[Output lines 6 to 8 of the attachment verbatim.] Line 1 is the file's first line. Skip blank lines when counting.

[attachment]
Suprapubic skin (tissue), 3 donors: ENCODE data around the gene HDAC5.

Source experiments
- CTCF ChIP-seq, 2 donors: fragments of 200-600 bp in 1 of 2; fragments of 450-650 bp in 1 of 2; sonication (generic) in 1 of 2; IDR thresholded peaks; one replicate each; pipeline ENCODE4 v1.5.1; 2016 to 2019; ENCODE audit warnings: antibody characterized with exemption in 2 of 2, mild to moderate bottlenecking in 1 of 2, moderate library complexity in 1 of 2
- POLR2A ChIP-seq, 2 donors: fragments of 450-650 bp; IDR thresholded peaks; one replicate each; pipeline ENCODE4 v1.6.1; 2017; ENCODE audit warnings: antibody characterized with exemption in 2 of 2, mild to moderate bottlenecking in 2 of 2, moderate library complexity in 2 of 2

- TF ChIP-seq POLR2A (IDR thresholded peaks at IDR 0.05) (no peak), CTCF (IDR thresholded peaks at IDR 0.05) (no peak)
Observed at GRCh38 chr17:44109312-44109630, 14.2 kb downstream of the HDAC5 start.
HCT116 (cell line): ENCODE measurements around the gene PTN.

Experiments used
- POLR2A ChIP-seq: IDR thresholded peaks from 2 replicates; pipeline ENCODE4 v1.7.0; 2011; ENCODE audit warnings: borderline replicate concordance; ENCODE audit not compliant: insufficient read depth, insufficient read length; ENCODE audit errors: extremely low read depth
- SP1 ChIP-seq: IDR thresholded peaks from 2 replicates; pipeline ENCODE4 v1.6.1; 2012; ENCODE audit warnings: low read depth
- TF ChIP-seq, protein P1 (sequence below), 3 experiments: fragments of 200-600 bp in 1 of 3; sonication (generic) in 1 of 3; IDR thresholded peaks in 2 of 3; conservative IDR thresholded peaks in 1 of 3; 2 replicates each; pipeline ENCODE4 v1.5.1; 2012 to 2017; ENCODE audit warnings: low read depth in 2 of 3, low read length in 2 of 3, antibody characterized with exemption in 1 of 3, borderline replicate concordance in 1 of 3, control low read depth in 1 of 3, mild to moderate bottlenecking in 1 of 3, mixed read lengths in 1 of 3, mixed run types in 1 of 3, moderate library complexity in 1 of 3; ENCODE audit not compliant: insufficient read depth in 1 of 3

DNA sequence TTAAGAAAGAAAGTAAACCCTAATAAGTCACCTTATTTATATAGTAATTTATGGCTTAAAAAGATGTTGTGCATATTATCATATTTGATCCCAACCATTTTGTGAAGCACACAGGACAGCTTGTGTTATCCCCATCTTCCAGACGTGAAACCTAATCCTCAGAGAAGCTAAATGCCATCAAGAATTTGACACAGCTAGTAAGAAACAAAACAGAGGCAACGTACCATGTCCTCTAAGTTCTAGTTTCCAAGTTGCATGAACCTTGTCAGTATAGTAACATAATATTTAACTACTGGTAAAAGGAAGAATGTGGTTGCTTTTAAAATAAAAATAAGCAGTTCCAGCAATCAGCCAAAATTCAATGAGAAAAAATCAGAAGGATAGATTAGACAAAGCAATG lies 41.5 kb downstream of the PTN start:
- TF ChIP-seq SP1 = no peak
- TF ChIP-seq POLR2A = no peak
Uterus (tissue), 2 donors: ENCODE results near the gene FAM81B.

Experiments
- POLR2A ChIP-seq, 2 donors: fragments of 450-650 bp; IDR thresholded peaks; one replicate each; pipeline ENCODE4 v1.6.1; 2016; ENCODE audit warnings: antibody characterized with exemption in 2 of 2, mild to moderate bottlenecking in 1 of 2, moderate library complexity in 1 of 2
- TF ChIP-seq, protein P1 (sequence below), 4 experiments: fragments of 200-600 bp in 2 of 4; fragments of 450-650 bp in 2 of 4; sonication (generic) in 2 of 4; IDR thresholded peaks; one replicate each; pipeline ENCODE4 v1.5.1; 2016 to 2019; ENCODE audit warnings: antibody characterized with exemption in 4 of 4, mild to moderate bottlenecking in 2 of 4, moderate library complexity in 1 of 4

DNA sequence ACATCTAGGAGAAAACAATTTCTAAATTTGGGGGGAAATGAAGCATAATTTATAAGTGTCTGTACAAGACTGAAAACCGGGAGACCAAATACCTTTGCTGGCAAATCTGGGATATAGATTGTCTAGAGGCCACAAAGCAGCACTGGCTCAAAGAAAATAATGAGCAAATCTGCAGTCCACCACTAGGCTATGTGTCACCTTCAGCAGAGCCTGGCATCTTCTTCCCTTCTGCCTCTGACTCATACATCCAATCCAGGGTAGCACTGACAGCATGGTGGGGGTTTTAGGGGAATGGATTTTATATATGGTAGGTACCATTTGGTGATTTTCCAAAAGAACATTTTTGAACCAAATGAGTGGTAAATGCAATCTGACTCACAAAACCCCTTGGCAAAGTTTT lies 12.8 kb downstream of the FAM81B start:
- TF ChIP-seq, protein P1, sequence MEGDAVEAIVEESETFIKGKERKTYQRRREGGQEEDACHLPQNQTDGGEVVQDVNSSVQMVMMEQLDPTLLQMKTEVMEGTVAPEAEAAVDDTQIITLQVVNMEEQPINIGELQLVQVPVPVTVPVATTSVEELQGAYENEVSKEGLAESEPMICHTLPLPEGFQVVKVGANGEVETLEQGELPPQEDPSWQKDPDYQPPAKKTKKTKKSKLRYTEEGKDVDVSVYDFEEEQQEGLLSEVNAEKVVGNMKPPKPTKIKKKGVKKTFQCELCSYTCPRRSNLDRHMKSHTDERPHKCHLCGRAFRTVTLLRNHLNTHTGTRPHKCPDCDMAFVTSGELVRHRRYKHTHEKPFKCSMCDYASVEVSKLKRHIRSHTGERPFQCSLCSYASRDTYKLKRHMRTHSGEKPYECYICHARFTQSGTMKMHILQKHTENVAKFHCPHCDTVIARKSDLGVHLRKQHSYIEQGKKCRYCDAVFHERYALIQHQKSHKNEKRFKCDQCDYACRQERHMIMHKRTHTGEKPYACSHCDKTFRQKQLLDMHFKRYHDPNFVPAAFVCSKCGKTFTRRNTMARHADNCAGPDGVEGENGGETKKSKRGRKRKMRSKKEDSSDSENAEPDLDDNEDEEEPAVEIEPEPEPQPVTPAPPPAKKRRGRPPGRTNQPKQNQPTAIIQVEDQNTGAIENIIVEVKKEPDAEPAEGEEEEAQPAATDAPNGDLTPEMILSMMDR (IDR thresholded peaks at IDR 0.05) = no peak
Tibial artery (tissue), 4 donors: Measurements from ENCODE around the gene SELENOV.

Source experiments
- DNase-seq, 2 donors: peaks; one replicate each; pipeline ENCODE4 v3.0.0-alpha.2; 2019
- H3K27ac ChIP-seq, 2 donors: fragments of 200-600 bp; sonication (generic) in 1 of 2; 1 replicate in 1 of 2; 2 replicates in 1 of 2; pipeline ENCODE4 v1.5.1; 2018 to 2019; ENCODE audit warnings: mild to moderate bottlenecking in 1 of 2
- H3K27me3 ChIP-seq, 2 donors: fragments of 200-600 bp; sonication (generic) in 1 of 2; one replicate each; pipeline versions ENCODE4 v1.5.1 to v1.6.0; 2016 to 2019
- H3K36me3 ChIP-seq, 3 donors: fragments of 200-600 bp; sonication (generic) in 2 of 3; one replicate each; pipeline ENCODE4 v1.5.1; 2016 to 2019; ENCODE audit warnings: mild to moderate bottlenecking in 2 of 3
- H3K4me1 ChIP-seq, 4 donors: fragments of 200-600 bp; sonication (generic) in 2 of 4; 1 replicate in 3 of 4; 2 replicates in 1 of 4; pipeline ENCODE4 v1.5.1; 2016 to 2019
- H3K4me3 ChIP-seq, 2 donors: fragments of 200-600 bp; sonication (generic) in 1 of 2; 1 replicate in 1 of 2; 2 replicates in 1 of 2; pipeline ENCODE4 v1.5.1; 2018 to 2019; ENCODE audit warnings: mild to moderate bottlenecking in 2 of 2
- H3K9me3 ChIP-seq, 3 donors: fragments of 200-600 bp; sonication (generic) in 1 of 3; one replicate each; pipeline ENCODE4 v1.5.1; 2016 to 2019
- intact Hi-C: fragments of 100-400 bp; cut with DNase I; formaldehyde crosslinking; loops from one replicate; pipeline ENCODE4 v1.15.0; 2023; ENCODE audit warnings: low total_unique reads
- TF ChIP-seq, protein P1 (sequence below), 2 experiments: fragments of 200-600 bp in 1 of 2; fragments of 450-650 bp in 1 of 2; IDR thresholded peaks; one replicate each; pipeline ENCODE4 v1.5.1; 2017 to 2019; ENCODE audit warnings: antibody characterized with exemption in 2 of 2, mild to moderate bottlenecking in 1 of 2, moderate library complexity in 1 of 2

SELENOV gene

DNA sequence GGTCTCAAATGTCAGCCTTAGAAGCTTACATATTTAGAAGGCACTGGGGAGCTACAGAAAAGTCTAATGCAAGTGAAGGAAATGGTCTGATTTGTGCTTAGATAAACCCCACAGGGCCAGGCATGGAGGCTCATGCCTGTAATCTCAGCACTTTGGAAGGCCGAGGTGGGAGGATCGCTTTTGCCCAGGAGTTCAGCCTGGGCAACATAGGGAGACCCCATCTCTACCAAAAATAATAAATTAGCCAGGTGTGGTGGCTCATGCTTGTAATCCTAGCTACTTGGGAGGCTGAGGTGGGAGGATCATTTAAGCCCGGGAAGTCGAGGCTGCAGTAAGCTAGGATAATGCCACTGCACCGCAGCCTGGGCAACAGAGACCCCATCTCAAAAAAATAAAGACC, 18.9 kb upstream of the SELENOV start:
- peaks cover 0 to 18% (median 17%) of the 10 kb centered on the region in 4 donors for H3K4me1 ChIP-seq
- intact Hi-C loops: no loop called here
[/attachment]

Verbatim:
Observed at GRCh38 chr17:44109312-44109630, 14.2 kb downstream of the HDAC5 start.
HCT116 (cell line): ENCODE measurements around the gene PTN.

Experiments used